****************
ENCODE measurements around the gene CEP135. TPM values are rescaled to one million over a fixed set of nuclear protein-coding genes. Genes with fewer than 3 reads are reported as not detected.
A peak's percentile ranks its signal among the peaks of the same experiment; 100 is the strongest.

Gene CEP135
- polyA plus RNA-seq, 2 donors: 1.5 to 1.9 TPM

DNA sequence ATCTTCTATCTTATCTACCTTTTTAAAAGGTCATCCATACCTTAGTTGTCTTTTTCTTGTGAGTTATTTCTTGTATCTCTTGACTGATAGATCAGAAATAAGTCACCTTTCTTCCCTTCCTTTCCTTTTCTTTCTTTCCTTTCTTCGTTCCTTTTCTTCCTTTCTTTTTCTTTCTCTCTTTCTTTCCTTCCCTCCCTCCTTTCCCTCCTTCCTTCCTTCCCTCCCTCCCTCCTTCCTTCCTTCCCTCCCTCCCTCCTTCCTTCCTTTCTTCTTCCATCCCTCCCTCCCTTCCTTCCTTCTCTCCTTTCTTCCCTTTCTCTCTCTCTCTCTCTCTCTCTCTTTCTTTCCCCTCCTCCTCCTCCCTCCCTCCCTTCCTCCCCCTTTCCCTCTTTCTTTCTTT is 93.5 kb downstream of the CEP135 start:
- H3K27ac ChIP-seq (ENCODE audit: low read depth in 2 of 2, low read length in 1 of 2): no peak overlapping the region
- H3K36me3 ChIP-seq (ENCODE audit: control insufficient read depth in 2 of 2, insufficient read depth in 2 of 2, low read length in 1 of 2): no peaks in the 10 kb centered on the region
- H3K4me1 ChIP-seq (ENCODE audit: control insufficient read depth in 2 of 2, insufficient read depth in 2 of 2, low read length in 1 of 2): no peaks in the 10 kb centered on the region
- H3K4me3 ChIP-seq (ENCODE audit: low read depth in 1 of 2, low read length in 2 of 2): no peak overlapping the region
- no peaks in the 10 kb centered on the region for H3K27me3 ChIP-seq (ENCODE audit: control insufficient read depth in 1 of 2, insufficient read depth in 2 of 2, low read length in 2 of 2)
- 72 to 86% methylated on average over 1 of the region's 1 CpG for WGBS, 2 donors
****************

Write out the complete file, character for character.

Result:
ENCODE measurements around the gene CEP135. TPM values are rescaled to one million over a fixed set of nuclear protein-coding genes. Genes with fewer than 3 reads are reported as not detected.
A peak's percentile ranks its signal among the peaks of the same experiment; 100 is the strongest.

Gene CEP135
- polyA plus RNA-seq, 2 donors: 1.5 to 1.9 TPM

DNA sequence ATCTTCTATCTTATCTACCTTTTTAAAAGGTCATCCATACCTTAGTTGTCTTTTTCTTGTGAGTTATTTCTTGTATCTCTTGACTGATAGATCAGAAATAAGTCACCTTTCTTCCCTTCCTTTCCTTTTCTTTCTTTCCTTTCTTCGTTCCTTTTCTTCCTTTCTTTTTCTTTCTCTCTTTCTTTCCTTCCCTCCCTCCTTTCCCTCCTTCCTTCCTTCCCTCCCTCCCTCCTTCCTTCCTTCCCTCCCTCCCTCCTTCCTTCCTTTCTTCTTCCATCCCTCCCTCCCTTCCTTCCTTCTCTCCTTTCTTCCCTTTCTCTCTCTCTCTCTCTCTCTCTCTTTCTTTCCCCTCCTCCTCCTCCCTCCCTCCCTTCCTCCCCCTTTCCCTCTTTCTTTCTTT is 93.5 kb downstream of the CEP135 start:
- H3K27ac ChIP-seq (ENCODE audit: low read depth in 2 of 2, low read length in 1 of 2): no peak overlapping the region
- H3K36me3 ChIP-seq (ENCODE audit: control insufficient read depth in 2 of 2, insufficient read depth in 2 of 2, low read length in 1 of 2): no peaks in the 10 kb centered on the region
- H3K4me1 ChIP-seq (ENCODE audit: control insufficient read depth in 2 of 2, insufficient read depth in 2 of 2, low read length in 1 of 2): no peaks in the 10 kb centered on the region
- H3K4me3 ChIP-seq (ENCODE audit: low read depth in 1 of 2, low read length in 2 of 2): no peak overlapping the region
- no peaks in the 10 kb centered on the region for H3K27me3 ChIP-seq (ENCODE audit: control insufficient read depth in 1 of 2, insufficient read depth in 2 of 2, low read length in 2 of 2)
- 72 to 86% methylated on average over 1 of the region's 1 CpG for WGBS, 2 donors